British army bomb disposal expert works on World War II era German bomb discovered in London in 2015.

WWII Quarterly Winter 2017

Defusing World War II’s dangerous legacy.

By Flint Whitlock

For the most part, World War II left the U.S. and Canadian homelands physically untouched. There were a few incidents of sabotage and a few small-scale attacks, such as a Japanese submarine’s shelling of an oil refinery in southern California and balloon bombs launched from Japan that floated over the Pacific and set fires in the western United States and Canada. Read more

WWII Quarterly Winter 2017

B-29 Production

By Joe Kirby

When Maj. Gen. Curtis Lemay, the hard-driving commander of the Twentieth U.S. Air Force based in Guam, decided to change tactics in early 1945 to boost the effectiveness of the B-29 Superfortress, it was the Bell Aircraft plant in Marietta, Georgia, that ultimately provided him with the stripped-down bombers that played such a key role in ending the war in the Pacific. Read more

WWII Quarterly Winter 2017

The Allies’ Biggest Blunder?

By Brig. Gen. (ret.) Raymond E. Bell, Jr.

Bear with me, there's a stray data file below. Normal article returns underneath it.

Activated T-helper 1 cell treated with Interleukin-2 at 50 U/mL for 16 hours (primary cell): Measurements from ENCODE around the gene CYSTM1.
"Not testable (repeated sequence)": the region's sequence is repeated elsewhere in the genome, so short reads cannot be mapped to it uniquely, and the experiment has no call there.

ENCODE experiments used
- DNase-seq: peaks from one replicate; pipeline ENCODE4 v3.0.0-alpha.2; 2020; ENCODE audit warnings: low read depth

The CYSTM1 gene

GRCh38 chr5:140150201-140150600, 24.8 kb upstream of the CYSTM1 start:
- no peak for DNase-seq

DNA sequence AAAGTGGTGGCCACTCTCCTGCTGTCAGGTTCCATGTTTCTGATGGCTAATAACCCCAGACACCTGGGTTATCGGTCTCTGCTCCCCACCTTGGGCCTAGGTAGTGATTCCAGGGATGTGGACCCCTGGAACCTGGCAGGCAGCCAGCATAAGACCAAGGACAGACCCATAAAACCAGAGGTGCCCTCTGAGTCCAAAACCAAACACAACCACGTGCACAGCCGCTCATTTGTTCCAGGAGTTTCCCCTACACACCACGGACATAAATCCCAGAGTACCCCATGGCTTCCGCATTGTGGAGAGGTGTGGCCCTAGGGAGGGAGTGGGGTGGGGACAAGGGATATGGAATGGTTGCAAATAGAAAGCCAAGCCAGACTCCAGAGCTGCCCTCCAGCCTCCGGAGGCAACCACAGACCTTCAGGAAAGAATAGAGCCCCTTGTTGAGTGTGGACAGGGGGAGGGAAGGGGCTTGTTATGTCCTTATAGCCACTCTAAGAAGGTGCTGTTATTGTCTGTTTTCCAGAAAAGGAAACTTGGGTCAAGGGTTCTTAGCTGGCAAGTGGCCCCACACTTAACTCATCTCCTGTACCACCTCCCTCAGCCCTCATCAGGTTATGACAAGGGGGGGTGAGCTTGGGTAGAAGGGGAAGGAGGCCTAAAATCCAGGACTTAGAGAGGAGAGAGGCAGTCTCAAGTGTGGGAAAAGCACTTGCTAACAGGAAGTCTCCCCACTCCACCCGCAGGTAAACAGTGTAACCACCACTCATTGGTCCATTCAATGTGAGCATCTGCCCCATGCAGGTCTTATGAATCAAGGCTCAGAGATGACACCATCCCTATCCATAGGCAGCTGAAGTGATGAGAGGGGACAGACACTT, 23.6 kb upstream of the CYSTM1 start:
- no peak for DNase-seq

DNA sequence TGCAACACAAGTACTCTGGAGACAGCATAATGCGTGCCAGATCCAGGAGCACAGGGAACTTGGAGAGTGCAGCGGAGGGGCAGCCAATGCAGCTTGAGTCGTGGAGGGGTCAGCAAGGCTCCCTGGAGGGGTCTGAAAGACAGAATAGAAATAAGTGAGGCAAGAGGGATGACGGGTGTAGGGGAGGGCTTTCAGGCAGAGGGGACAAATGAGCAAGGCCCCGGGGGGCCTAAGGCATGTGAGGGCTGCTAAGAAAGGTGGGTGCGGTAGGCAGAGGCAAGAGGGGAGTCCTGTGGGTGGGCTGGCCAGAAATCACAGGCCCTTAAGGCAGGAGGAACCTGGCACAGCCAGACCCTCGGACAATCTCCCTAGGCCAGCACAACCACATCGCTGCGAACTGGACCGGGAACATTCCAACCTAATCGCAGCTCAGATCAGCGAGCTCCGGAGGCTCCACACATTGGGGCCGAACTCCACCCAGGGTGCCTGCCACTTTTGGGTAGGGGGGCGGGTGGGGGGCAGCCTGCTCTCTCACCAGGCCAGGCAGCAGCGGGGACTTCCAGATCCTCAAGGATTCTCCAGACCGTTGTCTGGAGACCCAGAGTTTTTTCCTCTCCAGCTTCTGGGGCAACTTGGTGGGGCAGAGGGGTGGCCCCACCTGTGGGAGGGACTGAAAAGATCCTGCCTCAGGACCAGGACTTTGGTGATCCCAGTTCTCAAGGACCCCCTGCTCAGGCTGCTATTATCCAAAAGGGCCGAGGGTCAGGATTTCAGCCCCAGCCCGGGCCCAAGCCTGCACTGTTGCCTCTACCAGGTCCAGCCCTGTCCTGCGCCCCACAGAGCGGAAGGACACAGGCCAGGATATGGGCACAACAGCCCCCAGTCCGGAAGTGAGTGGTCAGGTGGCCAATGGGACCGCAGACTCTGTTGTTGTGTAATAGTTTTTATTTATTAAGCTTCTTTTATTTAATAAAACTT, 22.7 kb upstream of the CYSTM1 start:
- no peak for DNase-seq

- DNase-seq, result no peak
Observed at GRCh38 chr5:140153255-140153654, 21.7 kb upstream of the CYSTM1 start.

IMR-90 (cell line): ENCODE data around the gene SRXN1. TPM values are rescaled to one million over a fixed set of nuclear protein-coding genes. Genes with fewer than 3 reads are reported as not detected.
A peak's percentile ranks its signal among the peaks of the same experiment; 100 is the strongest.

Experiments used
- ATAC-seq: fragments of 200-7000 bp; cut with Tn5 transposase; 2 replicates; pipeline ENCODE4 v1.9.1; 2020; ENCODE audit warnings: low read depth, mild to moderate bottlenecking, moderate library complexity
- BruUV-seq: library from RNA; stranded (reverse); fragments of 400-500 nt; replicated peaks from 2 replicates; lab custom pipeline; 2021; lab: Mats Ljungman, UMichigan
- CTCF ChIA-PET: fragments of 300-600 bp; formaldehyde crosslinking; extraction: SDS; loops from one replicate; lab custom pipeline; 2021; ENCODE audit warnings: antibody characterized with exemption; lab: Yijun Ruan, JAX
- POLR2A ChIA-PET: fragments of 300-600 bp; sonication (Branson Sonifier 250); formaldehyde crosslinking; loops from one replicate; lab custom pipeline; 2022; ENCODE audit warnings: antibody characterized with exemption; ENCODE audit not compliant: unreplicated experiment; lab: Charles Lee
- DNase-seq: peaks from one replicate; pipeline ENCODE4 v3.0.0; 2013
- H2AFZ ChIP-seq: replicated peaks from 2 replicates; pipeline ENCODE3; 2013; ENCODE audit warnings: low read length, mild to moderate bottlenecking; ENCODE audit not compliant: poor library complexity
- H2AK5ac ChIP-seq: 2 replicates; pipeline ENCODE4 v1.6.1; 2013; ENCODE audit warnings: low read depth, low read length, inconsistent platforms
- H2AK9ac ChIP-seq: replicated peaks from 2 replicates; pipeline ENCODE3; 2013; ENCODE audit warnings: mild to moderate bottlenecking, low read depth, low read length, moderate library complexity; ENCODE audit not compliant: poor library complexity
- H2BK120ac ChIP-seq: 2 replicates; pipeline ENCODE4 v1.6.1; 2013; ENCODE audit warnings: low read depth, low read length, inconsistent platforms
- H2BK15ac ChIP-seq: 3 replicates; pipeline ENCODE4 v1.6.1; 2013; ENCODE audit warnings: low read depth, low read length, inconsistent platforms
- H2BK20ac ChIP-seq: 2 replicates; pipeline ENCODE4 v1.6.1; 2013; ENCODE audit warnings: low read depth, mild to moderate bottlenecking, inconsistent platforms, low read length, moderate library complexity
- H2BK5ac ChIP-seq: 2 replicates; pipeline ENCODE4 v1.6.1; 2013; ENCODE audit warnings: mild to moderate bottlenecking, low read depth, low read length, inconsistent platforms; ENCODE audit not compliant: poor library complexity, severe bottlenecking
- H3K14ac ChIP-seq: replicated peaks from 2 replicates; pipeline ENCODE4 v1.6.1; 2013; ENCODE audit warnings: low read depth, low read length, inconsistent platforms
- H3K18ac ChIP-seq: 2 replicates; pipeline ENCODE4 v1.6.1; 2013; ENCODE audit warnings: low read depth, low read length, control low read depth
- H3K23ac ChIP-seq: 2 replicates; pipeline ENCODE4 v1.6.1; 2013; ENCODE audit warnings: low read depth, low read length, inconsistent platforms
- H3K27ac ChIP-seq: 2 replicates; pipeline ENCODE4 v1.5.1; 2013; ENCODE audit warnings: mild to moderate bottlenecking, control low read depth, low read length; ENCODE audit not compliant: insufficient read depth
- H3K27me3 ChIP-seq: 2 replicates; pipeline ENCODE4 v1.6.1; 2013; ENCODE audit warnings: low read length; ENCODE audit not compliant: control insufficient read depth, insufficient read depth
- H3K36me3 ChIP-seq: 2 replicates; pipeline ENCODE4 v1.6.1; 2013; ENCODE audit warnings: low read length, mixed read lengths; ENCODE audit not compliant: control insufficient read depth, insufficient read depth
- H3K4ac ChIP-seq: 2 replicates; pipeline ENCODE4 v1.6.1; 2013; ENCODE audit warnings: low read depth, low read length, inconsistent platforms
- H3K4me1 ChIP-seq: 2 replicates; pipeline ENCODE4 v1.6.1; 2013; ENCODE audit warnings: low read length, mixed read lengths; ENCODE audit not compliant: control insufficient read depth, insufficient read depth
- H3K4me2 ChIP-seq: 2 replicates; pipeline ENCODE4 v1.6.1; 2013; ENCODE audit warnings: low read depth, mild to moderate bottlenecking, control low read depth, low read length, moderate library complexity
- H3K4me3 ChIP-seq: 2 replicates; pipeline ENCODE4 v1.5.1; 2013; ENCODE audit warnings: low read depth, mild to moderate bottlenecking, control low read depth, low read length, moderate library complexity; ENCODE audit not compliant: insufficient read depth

Before World War II, the Belgian port city of Antwerp was one of the world’s great ports, ranking with those of Hamburg, Rotterdam, and New York. Read more

WWII Quarterly Winter 2017

19 Hours in Kamikaze Hell

By Nathan N. Prefer

They knew they were coming. They had been waiting for days, expecting at any minute to be rushed to battle stations, but for days nothing much had happened. Read more

WWII Quarterly Winter 2017

Massacre at Hémevez

By Martin K.A. Morgan

When we remember the 13,000 paratroopers and glider infantrymen who contributed so significantly to the hard-won success of June 6, 1944, we tend to remember the stories that leave us with something to admire. Read more

WWII Quarterly Winter 2017

A Screaming Eagle in Bastogne

By Kevin M. Hymel

“DON’T WORRY, GUYS––the Airborne is here!” shouted Private Howard Buford to the worn-out GIs he and his fellow paratroopers passed on the snowy road through Bastogne in the early hours of December 19, 1944. Read more